Emere Godwin Bebe Okpabi, who is the leader of Nigeria’s Ogale people, has taken the Royal Dutch Shell company to the High Court in London as he says they are responsible for the “devastating” pollution.

The court will rule on whether the case is under the UK’s jurisdiction on Wednesday. 

read more

UK: Shell ruling could give green light to corporations for abuses abroad

Spokespeople available for interview

On Thursday 26 January the UK High Court will rule on whether two Niger Delta communities whose environment and livelihoods were destroyed by oil spills can have their claims against Shell heard in the UK. The case could set a precedent for holding other UK-based multinationals to account for abuses committed overseas.

“This ruling will have wide-ranging implications for corporations based in the UK that abuse human rights abroad. If the court rules that the communities cannot have their case heard in the UK it would effectively be a green light for UK multinationals to profit from human rights abuses and environmental destruction around the world,” said Audrey Gaughran, Director of Global Issues at Amnesty International.

read more

Kiobel v. Royal Dutch Shell litigation

Posted on January 13th, 2017 by Sarah A. Altschuller

The name Kiobel is familiar to many who follow litigation regarding human rights in the United States. Esther Kiobel was a plaintiff in the Kiobel v. Royal Dutch Petroleum litigation that led to the 2013 Supreme Court decision which established that the presumption against extraterritoriality applies in cases brought pursuant to the Alien Tort Statute.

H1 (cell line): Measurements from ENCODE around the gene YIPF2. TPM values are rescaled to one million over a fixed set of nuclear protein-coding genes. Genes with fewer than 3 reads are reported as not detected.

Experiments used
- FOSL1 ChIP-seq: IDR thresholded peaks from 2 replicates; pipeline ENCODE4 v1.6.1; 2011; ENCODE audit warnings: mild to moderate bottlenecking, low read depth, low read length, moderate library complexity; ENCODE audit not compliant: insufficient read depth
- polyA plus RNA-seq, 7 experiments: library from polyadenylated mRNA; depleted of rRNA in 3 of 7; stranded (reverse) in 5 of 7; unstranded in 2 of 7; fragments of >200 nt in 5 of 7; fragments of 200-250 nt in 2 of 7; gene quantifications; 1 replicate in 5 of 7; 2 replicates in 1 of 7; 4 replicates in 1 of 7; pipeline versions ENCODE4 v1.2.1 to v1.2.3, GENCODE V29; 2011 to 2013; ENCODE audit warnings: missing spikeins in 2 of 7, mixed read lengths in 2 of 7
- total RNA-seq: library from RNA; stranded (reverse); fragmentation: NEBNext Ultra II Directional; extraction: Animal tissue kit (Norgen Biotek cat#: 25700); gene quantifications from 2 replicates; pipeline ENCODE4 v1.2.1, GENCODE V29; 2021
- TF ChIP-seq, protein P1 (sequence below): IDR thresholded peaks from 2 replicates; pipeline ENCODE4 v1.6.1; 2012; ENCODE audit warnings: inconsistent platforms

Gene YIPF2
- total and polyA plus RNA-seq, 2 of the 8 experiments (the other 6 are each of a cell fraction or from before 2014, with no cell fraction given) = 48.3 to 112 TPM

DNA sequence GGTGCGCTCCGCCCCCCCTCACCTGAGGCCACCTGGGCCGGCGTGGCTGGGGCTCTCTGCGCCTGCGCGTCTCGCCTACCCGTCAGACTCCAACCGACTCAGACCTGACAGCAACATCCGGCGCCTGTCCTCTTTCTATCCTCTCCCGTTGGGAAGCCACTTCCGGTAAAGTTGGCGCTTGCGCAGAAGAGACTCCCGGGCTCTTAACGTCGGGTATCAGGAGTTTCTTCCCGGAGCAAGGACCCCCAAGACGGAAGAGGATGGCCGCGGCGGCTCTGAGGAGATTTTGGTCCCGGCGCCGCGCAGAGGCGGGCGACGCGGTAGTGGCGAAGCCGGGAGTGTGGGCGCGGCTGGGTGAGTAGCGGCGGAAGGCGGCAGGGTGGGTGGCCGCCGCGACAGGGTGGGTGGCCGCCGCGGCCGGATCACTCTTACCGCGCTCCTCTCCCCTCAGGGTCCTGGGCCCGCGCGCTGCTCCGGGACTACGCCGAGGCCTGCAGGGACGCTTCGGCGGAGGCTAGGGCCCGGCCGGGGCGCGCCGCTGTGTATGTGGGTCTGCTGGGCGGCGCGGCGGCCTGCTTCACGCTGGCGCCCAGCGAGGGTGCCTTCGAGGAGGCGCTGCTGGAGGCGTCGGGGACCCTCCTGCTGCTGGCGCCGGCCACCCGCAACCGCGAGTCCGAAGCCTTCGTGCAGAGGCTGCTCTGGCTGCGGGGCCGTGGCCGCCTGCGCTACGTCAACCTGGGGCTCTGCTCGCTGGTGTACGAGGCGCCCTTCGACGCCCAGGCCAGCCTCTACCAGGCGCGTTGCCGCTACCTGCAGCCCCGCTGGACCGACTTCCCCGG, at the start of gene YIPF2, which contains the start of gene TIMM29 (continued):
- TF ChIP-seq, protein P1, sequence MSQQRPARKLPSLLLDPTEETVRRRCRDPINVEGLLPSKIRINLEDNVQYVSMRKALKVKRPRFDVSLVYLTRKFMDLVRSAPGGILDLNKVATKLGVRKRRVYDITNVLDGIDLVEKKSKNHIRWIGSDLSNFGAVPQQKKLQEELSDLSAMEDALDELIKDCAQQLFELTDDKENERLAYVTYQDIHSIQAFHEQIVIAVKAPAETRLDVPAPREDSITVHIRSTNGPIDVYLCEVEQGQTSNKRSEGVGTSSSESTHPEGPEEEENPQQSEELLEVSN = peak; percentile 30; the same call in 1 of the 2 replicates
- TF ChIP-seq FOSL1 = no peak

Ms. Kiobel is back in U.S. court, this time pursuing access to documents held by Cravath, Swaine, & Moore LLP, which represented Royal Dutch Shell in the earlier litigation.

read more

Widow of executed activist wins access to documents in claims against Shell

Written by Reporter – 12/01/2017 3:31 pm

The widow of an activist executed after protesting against oil major Shell’s oil production in Nigeria has won access to legal documents.

They will be used in a legal case for damages against the oil giant which Esther Kiobel plans to pursue in the Netherlands.

It comes after a US judge told Shell’s US lawyers to handover the documents about Shell’s activities in Africa.

Kiobel has alleged Shell was complicit in the execution of her late husband, alongside author and environmental activist Ken Saro-Wiwa, by the Nigerian military in 1995 because it provided support and funding for the army in its crackdown of opposition to a Shell-led joint venture in the Niger Delta.